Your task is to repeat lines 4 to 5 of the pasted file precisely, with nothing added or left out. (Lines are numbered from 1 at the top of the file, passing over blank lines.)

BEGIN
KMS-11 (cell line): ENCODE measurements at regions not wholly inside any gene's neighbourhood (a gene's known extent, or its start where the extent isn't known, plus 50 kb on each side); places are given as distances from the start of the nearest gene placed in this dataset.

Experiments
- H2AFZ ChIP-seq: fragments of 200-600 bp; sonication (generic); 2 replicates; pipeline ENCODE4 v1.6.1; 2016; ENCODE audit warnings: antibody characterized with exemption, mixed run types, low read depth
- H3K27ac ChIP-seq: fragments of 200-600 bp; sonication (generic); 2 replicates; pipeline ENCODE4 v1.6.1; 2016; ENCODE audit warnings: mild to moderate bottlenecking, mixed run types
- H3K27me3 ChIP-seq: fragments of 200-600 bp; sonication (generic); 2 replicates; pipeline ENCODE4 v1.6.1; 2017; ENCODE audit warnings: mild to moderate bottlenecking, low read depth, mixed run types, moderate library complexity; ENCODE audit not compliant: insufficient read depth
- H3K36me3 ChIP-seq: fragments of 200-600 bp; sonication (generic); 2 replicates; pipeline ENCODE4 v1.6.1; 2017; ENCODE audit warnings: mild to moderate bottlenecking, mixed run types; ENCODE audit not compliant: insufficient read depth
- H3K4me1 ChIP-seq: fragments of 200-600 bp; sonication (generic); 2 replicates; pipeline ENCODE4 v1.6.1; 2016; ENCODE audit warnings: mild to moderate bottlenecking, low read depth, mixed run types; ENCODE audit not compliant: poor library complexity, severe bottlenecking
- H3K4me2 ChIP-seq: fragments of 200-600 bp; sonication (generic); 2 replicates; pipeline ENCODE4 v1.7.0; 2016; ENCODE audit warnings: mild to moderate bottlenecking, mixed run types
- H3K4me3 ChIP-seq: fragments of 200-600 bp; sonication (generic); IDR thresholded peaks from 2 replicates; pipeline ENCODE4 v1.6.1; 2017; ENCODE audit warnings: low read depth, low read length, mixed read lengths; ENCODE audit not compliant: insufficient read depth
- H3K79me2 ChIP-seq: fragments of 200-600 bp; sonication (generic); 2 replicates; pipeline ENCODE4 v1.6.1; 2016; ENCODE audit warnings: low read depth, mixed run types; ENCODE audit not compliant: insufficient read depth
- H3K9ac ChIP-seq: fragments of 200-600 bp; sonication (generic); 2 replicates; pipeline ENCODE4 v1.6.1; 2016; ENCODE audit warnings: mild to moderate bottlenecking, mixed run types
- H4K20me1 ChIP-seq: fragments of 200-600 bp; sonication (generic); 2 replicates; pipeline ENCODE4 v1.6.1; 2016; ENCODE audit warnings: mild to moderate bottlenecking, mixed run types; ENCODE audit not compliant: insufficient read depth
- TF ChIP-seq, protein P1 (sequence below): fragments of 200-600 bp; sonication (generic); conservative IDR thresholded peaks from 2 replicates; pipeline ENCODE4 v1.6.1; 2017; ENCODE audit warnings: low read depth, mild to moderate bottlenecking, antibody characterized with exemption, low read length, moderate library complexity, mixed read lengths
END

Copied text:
- H3K27ac ChIP-seq: fragments of 200-600 bp; sonication (generic); 2 replicates; pipeline ENCODE4 v1.6.1; 2016; ENCODE audit warnings: mild to moderate bottlenecking, mixed run types
- H3K27me3 ChIP-seq: fragments of 200-600 bp; sonication (generic); 2 replicates; pipeline ENCODE4 v1.6.1; 2017; ENCODE audit warnings: mild to moderate bottlenecking, low read depth, mixed run types, moderate library complexity; ENCODE audit not compliant: insufficient read depth